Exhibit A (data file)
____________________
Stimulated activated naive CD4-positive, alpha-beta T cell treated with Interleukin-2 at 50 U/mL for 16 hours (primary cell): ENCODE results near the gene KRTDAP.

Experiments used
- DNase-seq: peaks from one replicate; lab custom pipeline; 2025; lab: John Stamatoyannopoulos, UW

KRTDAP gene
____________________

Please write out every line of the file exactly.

Stimulated activated naive CD4-positive, alpha-beta T cell treated with Interleukin-2 at 50 U/mL for 16 hours (primary cell): ENCODE results near the gene KRTDAP.

Experiments used
- DNase-seq: peaks from one replicate; lab custom pipeline; 2025; lab: John Stamatoyannopoulos, UW

KRTDAP gene